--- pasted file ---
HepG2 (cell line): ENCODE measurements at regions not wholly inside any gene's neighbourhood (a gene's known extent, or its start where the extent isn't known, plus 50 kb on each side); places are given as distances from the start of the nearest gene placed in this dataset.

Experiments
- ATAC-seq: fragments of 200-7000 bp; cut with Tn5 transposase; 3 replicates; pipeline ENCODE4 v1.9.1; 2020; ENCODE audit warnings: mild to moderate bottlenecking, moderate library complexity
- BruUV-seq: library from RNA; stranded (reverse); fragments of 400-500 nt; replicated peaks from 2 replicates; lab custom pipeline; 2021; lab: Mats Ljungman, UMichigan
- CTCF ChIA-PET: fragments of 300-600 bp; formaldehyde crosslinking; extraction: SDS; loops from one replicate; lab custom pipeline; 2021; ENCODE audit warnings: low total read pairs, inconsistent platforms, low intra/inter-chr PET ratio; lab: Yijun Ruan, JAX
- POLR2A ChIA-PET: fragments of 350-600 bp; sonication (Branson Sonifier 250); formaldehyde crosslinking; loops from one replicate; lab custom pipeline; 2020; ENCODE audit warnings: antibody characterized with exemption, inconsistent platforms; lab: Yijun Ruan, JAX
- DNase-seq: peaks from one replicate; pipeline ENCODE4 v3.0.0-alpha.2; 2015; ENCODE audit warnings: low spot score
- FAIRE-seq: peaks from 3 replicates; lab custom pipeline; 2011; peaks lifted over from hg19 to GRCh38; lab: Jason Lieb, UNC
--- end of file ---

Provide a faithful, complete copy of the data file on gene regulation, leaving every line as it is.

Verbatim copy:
HepG2 (cell line): ENCODE measurements at regions not wholly inside any gene's neighbourhood (a gene's known extent, or its start where the extent isn't known, plus 50 kb on each side); places are given as distances from the start of the nearest gene placed in this dataset.

Experiments
- ATAC-seq: fragments of 200-7000 bp; cut with Tn5 transposase; 3 replicates; pipeline ENCODE4 v1.9.1; 2020; ENCODE audit warnings: mild to moderate bottlenecking, moderate library complexity
- BruUV-seq: library from RNA; stranded (reverse); fragments of 400-500 nt; replicated peaks from 2 replicates; lab custom pipeline; 2021; lab: Mats Ljungman, UMichigan
- CTCF ChIA-PET: fragments of 300-600 bp; formaldehyde crosslinking; extraction: SDS; loops from one replicate; lab custom pipeline; 2021; ENCODE audit warnings: low total read pairs, inconsistent platforms, low intra/inter-chr PET ratio; lab: Yijun Ruan, JAX
- POLR2A ChIA-PET: fragments of 350-600 bp; sonication (Branson Sonifier 250); formaldehyde crosslinking; loops from one replicate; lab custom pipeline; 2020; ENCODE audit warnings: antibody characterized with exemption, inconsistent platforms; lab: Yijun Ruan, JAX
- DNase-seq: peaks from one replicate; pipeline ENCODE4 v3.0.0-alpha.2; 2015; ENCODE audit warnings: low spot score
- FAIRE-seq: peaks from 3 replicates; lab custom pipeline; 2011; peaks lifted over from hg19 to GRCh38; lab: Jason Lieb, UNC